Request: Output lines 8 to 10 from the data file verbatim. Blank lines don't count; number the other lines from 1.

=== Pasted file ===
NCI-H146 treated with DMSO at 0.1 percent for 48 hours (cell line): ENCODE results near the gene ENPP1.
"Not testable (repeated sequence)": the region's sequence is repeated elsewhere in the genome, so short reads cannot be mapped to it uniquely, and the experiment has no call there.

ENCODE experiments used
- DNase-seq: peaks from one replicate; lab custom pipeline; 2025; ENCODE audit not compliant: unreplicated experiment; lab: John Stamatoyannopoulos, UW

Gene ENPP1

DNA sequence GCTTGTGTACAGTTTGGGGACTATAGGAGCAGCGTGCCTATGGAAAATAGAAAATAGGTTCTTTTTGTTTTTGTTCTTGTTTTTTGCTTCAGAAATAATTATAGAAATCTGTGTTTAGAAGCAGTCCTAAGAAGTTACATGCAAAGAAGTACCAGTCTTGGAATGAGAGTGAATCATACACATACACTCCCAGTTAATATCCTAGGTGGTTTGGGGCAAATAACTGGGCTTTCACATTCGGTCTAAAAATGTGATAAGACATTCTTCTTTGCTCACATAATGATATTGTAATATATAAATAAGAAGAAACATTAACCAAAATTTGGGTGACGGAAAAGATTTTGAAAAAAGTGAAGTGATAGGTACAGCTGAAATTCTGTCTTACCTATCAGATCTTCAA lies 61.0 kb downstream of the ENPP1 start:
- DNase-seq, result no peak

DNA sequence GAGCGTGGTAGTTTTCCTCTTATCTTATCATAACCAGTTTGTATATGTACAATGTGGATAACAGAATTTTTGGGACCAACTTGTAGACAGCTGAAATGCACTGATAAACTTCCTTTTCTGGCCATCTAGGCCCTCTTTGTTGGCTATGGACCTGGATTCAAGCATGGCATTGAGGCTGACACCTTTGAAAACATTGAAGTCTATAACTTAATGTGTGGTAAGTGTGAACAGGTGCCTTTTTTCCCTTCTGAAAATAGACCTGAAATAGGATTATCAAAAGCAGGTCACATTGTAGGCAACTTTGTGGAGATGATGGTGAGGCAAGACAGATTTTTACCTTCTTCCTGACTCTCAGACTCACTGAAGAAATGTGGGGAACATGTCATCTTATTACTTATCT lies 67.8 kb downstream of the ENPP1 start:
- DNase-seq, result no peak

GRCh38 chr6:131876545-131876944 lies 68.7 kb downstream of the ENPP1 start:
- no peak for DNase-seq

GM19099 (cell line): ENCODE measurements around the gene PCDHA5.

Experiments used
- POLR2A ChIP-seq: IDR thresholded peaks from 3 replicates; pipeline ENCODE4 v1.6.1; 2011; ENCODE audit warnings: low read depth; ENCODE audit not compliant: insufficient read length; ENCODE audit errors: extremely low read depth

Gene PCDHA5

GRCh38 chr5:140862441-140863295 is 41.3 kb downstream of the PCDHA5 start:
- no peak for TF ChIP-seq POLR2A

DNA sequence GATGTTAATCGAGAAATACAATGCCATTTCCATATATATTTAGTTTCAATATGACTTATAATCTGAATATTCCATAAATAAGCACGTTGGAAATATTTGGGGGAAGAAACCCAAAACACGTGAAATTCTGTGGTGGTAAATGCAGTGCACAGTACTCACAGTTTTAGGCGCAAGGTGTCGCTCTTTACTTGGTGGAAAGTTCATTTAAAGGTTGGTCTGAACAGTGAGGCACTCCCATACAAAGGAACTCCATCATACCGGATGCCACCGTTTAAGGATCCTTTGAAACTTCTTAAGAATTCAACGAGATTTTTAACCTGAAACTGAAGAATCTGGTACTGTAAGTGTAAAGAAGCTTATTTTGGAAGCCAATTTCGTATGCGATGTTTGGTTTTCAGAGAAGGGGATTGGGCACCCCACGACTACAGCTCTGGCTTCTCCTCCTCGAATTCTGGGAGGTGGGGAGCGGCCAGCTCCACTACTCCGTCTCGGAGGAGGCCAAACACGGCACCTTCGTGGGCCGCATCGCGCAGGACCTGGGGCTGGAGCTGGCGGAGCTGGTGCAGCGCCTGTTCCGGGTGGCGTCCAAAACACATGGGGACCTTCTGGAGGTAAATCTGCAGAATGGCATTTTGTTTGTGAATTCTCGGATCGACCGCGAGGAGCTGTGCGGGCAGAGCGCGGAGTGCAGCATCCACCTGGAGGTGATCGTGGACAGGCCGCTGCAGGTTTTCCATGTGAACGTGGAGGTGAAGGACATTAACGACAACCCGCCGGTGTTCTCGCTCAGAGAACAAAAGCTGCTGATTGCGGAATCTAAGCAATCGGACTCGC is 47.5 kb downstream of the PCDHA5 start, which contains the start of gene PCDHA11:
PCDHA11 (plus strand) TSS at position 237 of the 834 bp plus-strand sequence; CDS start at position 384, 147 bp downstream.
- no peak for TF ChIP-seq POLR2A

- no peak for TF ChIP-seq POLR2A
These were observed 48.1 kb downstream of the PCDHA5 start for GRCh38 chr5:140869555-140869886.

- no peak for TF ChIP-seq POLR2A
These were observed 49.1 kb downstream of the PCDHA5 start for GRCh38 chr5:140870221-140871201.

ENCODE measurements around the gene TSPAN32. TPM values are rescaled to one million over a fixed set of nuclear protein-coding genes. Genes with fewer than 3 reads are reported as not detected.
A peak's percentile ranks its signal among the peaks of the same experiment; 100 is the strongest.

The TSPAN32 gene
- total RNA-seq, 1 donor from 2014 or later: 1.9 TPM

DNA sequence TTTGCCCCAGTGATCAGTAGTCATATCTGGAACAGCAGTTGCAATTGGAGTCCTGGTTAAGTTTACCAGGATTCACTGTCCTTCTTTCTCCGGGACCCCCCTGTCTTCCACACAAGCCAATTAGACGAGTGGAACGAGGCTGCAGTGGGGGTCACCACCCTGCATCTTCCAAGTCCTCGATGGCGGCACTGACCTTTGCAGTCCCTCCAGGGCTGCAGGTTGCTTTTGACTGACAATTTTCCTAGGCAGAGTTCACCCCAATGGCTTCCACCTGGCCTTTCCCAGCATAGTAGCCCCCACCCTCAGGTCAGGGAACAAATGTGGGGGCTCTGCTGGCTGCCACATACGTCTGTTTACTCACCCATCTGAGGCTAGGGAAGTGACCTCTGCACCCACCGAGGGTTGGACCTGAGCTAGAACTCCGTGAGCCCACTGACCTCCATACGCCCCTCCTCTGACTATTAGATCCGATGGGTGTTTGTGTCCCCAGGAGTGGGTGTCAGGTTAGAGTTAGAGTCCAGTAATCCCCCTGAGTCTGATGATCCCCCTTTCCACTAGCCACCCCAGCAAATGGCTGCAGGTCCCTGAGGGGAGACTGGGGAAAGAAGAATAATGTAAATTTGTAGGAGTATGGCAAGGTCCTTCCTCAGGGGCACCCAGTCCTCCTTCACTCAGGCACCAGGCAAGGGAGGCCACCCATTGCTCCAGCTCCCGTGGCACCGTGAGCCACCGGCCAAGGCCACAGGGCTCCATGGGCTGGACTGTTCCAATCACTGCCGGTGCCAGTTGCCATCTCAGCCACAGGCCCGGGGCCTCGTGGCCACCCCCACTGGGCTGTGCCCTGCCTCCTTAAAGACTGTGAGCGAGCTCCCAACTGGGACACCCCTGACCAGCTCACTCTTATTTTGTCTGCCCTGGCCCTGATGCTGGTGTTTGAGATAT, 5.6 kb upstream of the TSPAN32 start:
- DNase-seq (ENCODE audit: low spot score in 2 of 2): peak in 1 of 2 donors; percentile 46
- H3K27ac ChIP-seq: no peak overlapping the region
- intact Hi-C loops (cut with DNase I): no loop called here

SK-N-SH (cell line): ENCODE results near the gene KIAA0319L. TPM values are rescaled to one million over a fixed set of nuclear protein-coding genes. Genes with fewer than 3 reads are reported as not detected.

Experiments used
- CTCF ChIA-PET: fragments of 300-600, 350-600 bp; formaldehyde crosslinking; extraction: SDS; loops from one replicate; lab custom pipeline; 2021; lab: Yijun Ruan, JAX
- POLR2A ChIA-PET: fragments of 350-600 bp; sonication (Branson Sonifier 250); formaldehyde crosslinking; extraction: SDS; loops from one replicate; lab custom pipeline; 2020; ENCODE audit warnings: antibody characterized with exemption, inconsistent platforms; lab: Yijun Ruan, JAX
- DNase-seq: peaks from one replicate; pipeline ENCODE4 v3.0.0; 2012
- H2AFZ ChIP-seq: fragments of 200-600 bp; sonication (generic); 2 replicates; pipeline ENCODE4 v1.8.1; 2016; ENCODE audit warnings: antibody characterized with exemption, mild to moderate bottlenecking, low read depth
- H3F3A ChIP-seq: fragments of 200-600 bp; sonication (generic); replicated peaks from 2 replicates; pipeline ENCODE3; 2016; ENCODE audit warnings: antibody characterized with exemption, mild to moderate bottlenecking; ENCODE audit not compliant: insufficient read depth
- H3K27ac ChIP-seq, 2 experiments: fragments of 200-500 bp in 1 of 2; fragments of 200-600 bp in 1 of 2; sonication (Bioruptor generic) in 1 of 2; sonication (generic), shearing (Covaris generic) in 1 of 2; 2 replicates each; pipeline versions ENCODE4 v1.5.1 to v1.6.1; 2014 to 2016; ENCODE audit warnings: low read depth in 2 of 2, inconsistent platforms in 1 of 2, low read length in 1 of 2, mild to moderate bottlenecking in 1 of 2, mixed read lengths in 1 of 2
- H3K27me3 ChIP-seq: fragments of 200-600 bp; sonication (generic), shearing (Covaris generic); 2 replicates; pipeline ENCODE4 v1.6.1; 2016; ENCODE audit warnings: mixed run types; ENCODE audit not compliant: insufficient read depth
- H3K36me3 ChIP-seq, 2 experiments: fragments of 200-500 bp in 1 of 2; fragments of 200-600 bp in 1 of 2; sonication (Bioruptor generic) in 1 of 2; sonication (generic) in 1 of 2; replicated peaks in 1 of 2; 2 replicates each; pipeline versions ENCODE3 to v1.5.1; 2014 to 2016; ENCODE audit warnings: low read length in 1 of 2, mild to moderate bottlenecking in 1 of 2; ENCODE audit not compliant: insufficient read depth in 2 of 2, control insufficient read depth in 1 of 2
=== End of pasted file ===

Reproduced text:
DNA sequence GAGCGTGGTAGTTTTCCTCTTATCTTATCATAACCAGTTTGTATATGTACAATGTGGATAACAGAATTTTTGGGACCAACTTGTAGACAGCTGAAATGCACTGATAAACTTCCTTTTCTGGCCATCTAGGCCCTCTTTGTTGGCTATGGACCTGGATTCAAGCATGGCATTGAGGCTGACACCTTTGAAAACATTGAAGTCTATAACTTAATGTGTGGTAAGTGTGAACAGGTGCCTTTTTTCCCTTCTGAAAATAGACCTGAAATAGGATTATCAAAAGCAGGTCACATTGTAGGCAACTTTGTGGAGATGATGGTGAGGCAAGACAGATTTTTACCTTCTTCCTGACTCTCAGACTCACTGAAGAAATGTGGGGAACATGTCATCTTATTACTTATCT lies 67.8 kb downstream of the ENPP1 start:
- DNase-seq, result no peak

GRCh38 chr6:131876545-131876944 lies 68.7 kb downstream of the ENPP1 start: